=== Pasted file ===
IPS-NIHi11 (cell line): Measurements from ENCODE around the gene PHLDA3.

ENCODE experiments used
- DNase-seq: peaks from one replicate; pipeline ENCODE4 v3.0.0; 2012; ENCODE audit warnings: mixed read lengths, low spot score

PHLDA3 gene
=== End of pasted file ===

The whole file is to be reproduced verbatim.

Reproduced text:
IPS-NIHi11 (cell line): Measurements from ENCODE around the gene PHLDA3.

ENCODE experiments used
- DNase-seq: peaks from one replicate; pipeline ENCODE4 v3.0.0; 2012; ENCODE audit warnings: mixed read lengths, low spot score

PHLDA3 gene